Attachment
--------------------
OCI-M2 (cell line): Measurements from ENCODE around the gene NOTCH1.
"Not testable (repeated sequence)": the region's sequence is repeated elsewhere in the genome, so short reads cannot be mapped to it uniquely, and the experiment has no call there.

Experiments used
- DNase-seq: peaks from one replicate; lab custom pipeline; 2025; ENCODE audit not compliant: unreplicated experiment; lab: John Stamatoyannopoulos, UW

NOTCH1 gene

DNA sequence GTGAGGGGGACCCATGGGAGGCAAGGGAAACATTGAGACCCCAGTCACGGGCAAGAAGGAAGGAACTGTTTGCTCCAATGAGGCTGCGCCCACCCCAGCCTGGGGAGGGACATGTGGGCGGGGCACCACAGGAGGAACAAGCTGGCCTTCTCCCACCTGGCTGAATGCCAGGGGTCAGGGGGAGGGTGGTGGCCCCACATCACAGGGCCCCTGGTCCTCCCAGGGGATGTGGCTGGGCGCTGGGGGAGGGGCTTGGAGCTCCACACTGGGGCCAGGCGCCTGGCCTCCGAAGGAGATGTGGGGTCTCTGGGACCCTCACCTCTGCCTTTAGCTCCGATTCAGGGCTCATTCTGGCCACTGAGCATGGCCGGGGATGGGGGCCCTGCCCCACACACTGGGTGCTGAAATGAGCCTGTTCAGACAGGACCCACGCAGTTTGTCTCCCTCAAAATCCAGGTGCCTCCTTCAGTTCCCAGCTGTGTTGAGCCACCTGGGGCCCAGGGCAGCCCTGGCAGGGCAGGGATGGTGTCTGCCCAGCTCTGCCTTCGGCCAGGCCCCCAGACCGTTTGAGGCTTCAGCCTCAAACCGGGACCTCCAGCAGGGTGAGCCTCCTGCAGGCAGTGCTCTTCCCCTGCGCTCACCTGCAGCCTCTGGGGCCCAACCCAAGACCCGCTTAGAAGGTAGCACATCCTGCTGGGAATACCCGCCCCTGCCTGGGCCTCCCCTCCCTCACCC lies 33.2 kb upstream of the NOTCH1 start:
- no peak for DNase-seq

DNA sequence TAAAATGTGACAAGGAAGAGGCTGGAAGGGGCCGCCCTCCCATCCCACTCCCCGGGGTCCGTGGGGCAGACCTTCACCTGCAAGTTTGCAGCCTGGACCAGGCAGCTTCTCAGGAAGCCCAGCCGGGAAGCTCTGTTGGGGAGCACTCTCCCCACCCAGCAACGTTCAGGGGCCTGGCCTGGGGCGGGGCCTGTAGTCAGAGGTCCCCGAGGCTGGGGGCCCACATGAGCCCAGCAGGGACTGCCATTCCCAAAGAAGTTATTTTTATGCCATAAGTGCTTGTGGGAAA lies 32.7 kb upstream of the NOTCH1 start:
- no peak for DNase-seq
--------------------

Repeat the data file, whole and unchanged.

OCI-M2 (cell line): Measurements from ENCODE around the gene NOTCH1.
"Not testable (repeated sequence)": the region's sequence is repeated elsewhere in the genome, so short reads cannot be mapped to it uniquely, and the experiment has no call there.

Experiments used
- DNase-seq: peaks from one replicate; lab custom pipeline; 2025; ENCODE audit not compliant: unreplicated experiment; lab: John Stamatoyannopoulos, UW

NOTCH1 gene

DNA sequence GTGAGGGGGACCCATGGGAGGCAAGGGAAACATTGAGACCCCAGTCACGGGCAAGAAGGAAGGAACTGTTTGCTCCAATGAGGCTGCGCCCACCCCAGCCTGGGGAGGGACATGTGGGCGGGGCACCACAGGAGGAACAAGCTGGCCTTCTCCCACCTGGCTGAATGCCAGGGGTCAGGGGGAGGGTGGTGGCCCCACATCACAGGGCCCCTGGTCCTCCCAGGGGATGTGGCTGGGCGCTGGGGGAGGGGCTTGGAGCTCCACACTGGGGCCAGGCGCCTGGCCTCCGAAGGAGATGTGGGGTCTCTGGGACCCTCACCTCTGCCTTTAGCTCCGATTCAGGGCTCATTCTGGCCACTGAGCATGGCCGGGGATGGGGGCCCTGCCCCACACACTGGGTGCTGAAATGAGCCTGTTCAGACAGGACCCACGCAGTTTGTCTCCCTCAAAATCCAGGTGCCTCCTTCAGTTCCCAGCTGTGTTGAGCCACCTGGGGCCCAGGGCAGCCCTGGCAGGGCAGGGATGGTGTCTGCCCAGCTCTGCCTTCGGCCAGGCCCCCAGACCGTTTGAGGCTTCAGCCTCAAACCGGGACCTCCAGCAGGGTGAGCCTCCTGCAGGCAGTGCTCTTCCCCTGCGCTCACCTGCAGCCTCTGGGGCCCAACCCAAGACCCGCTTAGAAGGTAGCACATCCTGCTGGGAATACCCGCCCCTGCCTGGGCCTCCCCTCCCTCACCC lies 33.2 kb upstream of the NOTCH1 start:
- no peak for DNase-seq

DNA sequence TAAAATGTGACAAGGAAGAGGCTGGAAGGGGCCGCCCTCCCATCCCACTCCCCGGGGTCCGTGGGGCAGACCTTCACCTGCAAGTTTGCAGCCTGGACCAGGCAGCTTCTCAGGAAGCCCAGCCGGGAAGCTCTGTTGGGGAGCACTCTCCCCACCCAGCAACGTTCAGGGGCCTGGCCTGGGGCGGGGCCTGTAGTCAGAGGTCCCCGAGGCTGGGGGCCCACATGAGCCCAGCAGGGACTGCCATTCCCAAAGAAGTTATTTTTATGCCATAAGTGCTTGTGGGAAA lies 32.7 kb upstream of the NOTCH1 start:
- no peak for DNase-seq